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Say hello to autumn — before it’s gone

A few fleeting weeks of coolness, not cold

Monday, September 23, 2013
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Eleni Hill, 5 years old, of Saratoga Springs, paints a pumpkin during the Henry Street Harvest Festival in Saratoga Springs on Sunday, September 22, 2013.
Photographer: Patrick Dodson
Eleni Hill, 5 years old, of Saratoga Springs, paints a pumpkin during the Henry Street Harvest Festival in Saratoga Springs on Sunday, September 22, 2013.

— For the Capital Region, fall means festivals, foliage and runners taking to the streets for sweat-free cardio.

Unfortunately, that light-jacket apple-picking weather doesn’t last long.

“It’s a pretty small window,” said National Weather Service meteorologist Brian Frugis. “You don’t see the sort of average temperatures we get during fall for very long.”

Fall officially began Sunday with the autumnal equinox. The equinox basically marks the tipping point between hours of light and hours of darkness. Right now, day and night occupy roughly equal parts of the day, but the light is shrinking.

Before the short days of winter, there’s a sweet spot of cool sun. Frugis talked of upcoming 60-degree highs and lows in the 50s. That’s the sort of prime comfort weather that spawns a full array of seasonal festivals and a whole slew of cause-driven fun runs.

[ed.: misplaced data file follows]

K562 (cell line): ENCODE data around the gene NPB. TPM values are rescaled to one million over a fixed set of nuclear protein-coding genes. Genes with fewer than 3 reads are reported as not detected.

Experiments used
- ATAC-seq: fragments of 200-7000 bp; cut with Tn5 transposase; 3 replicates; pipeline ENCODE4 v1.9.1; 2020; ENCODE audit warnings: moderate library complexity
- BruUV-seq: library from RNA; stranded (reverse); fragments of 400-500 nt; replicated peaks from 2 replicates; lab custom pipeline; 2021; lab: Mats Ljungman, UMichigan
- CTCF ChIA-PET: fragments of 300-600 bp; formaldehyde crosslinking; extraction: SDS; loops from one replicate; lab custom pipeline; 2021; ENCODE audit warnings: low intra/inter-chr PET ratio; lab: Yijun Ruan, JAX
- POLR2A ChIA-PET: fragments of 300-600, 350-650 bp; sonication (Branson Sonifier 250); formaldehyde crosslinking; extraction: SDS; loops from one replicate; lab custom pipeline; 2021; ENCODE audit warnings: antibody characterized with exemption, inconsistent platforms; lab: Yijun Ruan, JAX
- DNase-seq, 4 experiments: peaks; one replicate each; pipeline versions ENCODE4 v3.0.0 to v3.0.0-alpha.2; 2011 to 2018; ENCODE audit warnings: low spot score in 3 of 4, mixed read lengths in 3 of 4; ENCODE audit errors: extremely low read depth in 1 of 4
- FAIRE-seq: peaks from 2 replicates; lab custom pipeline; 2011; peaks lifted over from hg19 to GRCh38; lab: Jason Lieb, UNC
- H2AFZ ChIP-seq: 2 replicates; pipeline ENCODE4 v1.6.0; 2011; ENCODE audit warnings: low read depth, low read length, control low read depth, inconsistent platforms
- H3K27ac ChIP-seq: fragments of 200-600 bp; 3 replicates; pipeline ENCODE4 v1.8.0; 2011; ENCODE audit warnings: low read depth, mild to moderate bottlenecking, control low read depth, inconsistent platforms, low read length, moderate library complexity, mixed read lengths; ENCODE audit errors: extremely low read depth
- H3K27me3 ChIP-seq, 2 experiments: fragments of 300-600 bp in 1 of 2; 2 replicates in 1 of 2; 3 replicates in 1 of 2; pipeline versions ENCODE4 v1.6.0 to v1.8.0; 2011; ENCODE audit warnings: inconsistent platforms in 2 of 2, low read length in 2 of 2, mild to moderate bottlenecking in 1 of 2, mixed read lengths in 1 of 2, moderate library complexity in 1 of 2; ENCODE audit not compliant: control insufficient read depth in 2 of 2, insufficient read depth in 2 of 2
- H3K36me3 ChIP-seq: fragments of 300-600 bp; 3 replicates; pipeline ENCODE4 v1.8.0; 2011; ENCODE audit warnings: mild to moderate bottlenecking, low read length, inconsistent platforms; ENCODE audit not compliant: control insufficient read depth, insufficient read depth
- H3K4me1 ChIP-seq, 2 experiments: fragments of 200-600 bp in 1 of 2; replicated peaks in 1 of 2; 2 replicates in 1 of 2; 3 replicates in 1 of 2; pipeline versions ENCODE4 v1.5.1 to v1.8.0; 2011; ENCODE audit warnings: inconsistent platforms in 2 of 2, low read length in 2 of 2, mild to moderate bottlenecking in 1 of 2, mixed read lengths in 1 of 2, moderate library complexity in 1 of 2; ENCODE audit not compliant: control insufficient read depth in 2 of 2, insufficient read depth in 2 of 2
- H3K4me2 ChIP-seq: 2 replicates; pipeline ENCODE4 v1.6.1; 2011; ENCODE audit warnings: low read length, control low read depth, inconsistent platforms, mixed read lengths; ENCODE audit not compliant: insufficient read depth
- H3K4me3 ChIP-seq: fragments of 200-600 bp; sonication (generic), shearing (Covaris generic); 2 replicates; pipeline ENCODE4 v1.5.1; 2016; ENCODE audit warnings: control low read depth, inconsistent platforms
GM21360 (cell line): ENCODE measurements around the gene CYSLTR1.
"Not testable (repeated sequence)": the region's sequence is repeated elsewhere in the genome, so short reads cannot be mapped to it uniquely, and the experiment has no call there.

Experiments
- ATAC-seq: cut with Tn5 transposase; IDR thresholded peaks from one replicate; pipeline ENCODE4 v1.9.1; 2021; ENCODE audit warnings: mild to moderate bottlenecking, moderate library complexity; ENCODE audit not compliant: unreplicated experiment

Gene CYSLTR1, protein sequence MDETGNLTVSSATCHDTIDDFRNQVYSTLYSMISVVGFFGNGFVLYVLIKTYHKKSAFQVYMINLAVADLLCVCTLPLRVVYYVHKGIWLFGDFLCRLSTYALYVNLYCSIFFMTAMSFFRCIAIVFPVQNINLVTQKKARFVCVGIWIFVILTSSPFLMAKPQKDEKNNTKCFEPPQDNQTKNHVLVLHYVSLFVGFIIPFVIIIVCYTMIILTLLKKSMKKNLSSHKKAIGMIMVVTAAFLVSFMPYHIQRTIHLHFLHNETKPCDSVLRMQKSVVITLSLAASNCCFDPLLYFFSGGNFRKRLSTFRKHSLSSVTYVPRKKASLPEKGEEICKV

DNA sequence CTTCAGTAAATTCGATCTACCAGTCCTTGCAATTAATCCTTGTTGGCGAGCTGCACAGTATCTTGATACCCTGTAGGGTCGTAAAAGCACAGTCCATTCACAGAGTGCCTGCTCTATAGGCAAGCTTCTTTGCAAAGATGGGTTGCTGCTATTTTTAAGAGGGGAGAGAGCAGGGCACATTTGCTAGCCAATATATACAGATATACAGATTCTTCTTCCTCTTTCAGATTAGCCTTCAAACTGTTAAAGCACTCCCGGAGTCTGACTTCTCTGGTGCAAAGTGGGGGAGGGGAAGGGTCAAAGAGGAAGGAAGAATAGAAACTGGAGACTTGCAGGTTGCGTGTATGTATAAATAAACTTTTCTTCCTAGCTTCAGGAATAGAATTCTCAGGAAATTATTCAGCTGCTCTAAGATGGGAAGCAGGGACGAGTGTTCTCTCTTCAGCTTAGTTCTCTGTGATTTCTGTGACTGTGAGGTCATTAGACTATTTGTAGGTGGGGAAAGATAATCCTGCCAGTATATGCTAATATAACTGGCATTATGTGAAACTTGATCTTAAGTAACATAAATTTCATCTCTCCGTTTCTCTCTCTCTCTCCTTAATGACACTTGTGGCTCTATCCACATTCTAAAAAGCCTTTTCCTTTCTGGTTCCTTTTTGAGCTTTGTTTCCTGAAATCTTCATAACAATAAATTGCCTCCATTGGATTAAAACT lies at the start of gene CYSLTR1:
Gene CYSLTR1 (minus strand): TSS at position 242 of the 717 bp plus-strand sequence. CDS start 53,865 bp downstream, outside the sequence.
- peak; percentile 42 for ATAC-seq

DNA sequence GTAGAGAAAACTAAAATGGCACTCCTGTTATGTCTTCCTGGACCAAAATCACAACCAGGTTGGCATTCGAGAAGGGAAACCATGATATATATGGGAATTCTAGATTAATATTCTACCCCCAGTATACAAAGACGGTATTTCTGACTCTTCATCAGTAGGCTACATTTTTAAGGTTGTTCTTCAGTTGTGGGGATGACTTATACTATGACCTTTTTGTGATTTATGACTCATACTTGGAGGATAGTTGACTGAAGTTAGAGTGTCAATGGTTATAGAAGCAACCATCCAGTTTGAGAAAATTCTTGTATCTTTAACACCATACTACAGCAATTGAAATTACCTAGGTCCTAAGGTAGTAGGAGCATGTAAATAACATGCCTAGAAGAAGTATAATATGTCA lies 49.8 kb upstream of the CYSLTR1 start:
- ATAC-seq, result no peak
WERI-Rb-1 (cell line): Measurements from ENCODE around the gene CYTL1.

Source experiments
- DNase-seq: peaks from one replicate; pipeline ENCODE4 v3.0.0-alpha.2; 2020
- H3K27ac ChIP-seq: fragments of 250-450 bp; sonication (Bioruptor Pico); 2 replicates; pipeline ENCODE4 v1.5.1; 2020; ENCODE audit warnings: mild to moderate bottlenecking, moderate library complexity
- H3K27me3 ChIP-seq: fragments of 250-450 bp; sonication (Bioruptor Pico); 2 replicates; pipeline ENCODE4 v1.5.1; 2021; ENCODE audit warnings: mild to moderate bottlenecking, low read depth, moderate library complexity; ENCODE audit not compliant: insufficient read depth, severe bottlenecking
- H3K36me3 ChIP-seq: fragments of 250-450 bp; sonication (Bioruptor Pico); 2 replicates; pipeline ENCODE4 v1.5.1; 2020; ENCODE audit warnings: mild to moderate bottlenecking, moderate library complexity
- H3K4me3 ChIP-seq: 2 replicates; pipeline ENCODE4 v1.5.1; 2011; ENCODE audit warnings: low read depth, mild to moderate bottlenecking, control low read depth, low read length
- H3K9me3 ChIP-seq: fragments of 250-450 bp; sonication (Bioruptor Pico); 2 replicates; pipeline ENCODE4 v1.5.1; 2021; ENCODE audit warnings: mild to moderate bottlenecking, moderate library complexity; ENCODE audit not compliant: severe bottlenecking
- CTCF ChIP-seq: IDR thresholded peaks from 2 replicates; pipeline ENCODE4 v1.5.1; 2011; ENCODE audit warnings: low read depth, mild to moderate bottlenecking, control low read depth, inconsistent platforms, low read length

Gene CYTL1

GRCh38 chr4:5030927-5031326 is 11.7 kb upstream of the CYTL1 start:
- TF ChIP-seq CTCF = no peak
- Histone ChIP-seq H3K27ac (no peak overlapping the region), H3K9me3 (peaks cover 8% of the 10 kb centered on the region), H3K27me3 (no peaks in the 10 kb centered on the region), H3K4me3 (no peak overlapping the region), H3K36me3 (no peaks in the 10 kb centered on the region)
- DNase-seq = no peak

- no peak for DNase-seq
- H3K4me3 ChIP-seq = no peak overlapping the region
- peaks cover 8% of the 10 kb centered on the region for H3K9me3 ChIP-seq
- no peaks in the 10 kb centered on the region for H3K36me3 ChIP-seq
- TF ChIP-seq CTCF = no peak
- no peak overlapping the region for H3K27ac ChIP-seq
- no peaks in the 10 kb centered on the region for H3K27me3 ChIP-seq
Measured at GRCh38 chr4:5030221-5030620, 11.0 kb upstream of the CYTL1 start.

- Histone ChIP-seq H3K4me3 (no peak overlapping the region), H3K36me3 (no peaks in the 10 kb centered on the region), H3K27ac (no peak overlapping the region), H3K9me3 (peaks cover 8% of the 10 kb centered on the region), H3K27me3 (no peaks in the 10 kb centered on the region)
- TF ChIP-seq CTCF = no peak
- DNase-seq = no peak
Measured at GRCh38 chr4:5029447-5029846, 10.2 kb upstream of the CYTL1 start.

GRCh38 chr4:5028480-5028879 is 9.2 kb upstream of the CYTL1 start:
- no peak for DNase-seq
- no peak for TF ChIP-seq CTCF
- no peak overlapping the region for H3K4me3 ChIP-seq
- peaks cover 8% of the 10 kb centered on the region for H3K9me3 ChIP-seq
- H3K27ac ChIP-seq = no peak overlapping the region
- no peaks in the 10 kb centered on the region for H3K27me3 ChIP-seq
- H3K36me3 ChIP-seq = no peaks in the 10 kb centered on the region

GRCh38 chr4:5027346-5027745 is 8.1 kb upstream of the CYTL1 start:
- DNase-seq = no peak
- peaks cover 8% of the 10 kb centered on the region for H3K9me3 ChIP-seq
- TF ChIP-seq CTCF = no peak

As leaves turn, roads and parks fill with comfortably cool cyclists and joggers. and Harley Davidsons rumble to life, leather-jacketed enthusiasts padded with sweaters for final rides.

It’s an end-run of sorts — people enjoying the outdoors before winter.

But if average citizens had Frugis’ meteorological training, they might get out even more, run a little harder, bike a little longer before the truly cold weather.

A transitional season

“Fall is a transitional season,” Frugis said, explaining how the summer-long southern breezes bringing ocean warmth to the area shift slowly over the fall’s weeks to suck cool, dry air from Canada.

There’s also the simple mathematics of sunlight. There’s less of it and it strikes the earth at a shallower angle each day, lessening each ray’s warming effect. That all adds up to one less average degree of warmth per day starting, according to Frugis, right about now.

“By late October we’ll be seeing highs in the 40s and lows below freezing,” he said.

So in just over a month, the big Harley-Davidsons of upstate New York likely will be stowed under canvas in garages. Bicycles will hang from rafters and hard-core runners will hit the pavement in insulated outerwear.

A warmer season?

There is just one glimmer of hope. Frugis said the National Weather Service predicts a warmer-than-usual fall. He couldn’t really elaborate.

“A three-month prediction is really hard to make,” he said. “Basically, the odds of having a warmer-than-usual fall are greater than getting a colder, or average fall.”

The numbers were too close to predict rain amounts with any degree of certainty, but he did say the odds of a massive region-crushing hurricane lessen with every day.

Prime hurricane season is early September. A Hurricane Sandy situation is still possible — the historic storm made landfall in late October — but it’s not likely at this point.

“That’s a relief after the last few years,” he said.

 
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